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Dr Beau Raymond: How Ochsner’s Digital Program Promotes Tailored Diabetes Management


Diabetes treatment goals vary based on age and diabetes type, with more focus on managing insulin levels for children and adolescents while addressing comorbid conditions like obesity and hypertension for adults, said Beau Raymond, MD, MMM, FACP, of Ochsner Health Network.

Sidney (Beau) Raymond, MD, MMM, FACP, chief medical officer of Ochsner Health Network, talks about the evolution of diabetes management tools within the past 5 years, including Ochsner’s own digital program, which offers personalized interventions and medications tailored to individual needs. According to Raymond, a major goal with this program is to prevent hospitalizations and improve long-term outcomes for patients with diabetes.


You mentioned how diabetes care is all encompassing. Can you talk more about how involved diabetes care can be?

Yeah, and so that's why it's great, the interventions that have come about, because it's evolved a lot over the past, I can say 5 years, but it's probably even less than that, that we've really had some big changes that have occurred. But the program that we have within Ochsner, our digital program, the way it works is—and I'll talk about diabetes specifically—you have your home monitor, it Bluetooths to your phone, it sends all those readings to us. So we're constantly getting all those readings, all that information, and so we can see when you start going upwards and you're getting out of control, and we can reach out to you. And we have health coaches involved, we have pharmacists who will adjust your medications, all those are supervised by an endocrinologist. We're making sure you get all your screenings done, there's outreach for that. We make sure that you're on the right cholesterol medicines.

Also, a big thing is we make sure you're on the right diabetes medicine. As strange as that may seem, we're actually putting people on some more expensive drugs because it's the right drug for them, because of their comorbid conditions. What we've found is that, although there may be a slight increase initially because you're now on the right medications for what else you’ve got going on, we're preventing you from going to the hospital, to the ED [emergency department], and being admitted. And so, the balance of that is much better from a cost and utilization standpoint, but from a patient perspective, the fact that you're actually under better control and you're on the right medications to help prevent those downstream events, that's way better outcomes and that's what we care more about than anything else.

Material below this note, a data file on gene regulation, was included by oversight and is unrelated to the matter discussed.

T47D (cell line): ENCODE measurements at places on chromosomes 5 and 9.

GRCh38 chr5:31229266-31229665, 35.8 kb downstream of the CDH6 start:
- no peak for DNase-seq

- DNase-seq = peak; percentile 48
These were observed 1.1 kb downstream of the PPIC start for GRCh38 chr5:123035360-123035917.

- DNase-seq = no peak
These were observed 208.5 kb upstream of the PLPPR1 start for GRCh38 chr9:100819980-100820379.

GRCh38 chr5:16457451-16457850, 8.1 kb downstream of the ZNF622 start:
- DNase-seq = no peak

So sure, there's a financial aspect to it, but the reality is, it's lifestyle and everything else. These interventions that we have nowadays are just so much better than what they were 5 to 10 years ago.

How do treatment goals differ between adults and children or adolescents living with diabetes?

So here's the thing: it kind of depends on what type of diabetes you have. That's what changes things a bit as to how you treat a patient. And the interesting thing is that, because of obesity issues that we have within the US now, we have a lot more children who are now developing what was called type 2 diabetes, but they're not insulin dependent. It's not because they're not making insulin, it's because they're insulin resistant. The way you manage a patient is very different depending on those factors. So, if somebody requires insulin or someone doesn't, the medicines you use are very different, and then you also have to be more aware and more cognizant of making sure people don't drop too low when they're on insulin in particular as opposed to if they're not on insulin.

The good thing nowadays is we have continuous glucose monitors, we have the digital program, we have things that we're able to monitor people more closely, and people are actually able to manage themselves much better because they have the information, so they're able to help manage their behavior and their diet and everything else better that way.

For children who are diagnosed with insulin-dependent diabetes, the goal initially is basically just keeping them well, keeping them healthy, preventing them from having the really lows because that's a high risk. It's just getting the right habits, right eating habits, and everything else that goes with it, and having those earlier interventions, and getting that understanding of what you need to do on a regular basis for the rest of your life because you now have diabetes.

For adults, when they're diagnosed with diabetes, [typically] they don't need insulin right away, but they also have lots of other factors that are built into it already. It tends to be that they're overweight or obese, they tend to already have high blood pressure, they tend to already have high cholesterol, and already have all those other things. So, you're trying to address all those comorbid conditions at the same time to try to help prevent and reduce the risk of kidney disease, eye disease, heart disease, strokes, and the like. So, it's about making sure you're hitting all of those things, as well as trying to lose weight and get better that way. The more you can control those things on the front end, the better your outcomes are at the end.

So, it's a little bit different as to how you treat patients. But we are seeing more and more kids who are like 10 or 11 [years old] who are now being diagnosed with insulin-resistant type diabetes because of their diet habits and exercise habits and all those sorts of things. What we really need to be doing is helping affect the food supply and what kind of food is available so that people start having healthier habits at a younger age, really making a difference that way.

This transcript has been lightly edited for clarity.

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